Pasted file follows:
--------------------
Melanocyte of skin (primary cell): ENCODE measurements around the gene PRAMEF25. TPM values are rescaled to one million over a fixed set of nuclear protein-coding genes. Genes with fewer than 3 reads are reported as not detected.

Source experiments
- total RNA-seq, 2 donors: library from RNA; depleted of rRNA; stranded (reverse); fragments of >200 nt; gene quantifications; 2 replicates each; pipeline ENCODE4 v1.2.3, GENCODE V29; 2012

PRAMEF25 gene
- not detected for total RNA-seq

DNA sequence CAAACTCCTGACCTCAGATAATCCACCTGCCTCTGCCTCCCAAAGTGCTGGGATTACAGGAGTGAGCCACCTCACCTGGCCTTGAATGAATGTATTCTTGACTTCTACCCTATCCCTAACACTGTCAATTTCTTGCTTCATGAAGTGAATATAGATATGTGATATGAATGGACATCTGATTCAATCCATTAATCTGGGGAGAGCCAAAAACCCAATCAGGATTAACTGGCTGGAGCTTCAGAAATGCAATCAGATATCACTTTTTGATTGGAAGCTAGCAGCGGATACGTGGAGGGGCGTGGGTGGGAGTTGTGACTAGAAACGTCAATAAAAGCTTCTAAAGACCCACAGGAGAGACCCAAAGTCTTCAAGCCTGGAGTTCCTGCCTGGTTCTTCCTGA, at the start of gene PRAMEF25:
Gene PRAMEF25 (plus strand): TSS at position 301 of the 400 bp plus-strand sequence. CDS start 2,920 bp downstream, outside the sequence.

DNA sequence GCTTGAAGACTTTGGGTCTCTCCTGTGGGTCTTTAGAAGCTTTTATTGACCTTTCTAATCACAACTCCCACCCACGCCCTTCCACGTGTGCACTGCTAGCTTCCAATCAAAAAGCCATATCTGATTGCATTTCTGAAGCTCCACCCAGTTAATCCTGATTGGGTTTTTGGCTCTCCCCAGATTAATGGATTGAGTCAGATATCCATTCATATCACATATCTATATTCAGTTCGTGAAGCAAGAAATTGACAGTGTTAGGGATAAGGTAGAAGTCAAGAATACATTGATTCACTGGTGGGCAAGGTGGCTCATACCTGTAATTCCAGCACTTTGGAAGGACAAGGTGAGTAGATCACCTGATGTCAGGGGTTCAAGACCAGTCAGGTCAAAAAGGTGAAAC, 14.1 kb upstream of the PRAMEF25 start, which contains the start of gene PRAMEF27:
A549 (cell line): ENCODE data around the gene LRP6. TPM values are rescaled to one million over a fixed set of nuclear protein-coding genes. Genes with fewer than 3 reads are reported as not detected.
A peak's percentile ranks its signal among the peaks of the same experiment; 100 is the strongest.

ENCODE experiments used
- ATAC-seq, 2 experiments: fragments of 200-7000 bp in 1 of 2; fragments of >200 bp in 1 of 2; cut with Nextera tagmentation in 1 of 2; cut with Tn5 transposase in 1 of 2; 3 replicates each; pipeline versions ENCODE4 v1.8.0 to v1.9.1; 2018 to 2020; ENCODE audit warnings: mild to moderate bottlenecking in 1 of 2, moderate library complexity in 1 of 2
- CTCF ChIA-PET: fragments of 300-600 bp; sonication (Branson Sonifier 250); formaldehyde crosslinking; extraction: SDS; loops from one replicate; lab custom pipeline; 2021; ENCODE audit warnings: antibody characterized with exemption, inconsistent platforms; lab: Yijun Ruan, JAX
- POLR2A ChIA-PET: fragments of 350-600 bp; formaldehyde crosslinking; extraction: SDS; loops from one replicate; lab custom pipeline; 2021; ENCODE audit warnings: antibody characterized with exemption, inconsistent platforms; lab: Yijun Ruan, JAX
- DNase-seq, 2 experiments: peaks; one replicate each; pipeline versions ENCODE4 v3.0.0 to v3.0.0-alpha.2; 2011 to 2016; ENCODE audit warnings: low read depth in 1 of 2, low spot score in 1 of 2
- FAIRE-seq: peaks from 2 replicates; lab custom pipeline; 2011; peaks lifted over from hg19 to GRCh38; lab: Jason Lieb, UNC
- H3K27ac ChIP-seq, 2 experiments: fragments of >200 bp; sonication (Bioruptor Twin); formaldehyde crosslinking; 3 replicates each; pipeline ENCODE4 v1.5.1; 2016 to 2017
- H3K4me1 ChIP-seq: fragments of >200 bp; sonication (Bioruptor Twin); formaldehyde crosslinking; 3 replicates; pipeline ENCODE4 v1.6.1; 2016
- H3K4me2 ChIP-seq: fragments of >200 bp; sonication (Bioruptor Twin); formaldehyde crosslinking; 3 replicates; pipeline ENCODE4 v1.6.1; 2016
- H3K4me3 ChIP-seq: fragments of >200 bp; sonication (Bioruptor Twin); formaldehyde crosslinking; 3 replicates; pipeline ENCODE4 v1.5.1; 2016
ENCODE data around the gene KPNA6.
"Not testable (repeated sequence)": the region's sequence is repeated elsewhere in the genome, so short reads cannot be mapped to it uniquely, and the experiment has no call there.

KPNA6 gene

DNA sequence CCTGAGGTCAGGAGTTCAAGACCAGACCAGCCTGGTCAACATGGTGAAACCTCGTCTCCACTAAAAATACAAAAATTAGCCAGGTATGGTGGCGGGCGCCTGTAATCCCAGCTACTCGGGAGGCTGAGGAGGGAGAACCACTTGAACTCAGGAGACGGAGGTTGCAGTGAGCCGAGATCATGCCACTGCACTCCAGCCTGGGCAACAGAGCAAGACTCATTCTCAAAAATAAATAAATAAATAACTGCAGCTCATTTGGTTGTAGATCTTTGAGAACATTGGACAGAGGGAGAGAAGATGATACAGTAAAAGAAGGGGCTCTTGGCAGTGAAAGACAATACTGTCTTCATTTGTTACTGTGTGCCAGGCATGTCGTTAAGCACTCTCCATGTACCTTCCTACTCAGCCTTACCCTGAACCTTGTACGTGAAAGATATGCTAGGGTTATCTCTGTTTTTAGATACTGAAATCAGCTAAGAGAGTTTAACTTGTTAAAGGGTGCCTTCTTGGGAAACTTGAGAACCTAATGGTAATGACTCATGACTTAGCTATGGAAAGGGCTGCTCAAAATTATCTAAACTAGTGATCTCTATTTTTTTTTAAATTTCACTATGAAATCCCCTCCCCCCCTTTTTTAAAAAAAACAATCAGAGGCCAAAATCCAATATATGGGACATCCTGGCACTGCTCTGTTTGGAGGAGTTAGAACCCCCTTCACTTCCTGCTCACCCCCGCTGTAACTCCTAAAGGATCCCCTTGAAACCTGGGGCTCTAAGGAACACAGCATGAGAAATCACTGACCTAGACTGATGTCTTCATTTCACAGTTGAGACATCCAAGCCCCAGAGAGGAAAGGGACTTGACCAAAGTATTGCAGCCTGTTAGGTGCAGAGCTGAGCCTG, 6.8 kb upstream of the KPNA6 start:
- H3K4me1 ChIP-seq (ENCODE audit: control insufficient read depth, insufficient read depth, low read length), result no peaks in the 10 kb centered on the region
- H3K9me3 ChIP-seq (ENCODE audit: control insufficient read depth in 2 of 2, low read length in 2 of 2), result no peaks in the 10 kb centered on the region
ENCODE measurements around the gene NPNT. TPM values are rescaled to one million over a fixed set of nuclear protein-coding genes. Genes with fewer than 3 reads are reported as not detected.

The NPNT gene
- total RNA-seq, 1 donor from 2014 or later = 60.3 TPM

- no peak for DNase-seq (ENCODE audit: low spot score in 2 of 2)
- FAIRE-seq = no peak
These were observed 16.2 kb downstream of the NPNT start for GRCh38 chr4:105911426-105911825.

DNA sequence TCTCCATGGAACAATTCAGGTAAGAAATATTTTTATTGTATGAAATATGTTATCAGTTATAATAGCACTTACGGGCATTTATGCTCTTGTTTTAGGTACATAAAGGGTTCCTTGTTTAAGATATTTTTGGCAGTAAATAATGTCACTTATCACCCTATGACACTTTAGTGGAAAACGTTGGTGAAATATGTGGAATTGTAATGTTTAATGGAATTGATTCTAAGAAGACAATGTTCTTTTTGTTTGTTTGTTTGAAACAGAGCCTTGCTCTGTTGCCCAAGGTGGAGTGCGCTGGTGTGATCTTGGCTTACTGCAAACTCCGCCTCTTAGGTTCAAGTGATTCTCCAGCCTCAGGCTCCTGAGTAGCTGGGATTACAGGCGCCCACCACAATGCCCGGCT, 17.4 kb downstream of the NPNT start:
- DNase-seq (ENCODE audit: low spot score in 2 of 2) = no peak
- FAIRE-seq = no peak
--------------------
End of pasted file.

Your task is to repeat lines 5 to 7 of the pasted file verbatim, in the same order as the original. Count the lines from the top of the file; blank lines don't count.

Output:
- not detected for total RNA-seq

DNA sequence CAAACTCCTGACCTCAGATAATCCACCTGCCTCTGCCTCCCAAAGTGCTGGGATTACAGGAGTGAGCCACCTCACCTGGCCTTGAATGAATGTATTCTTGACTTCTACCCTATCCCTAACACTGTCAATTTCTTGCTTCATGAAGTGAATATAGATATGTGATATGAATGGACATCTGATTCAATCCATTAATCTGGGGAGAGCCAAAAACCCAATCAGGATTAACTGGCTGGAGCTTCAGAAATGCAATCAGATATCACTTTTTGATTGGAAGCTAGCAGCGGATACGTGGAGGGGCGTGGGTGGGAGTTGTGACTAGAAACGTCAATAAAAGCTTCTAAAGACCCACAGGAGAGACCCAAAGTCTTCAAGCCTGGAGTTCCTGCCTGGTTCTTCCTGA, at the start of gene PRAMEF25:
Gene PRAMEF25 (plus strand): TSS at position 301 of the 400 bp plus-strand sequence. CDS start 2,920 bp downstream, outside the sequence.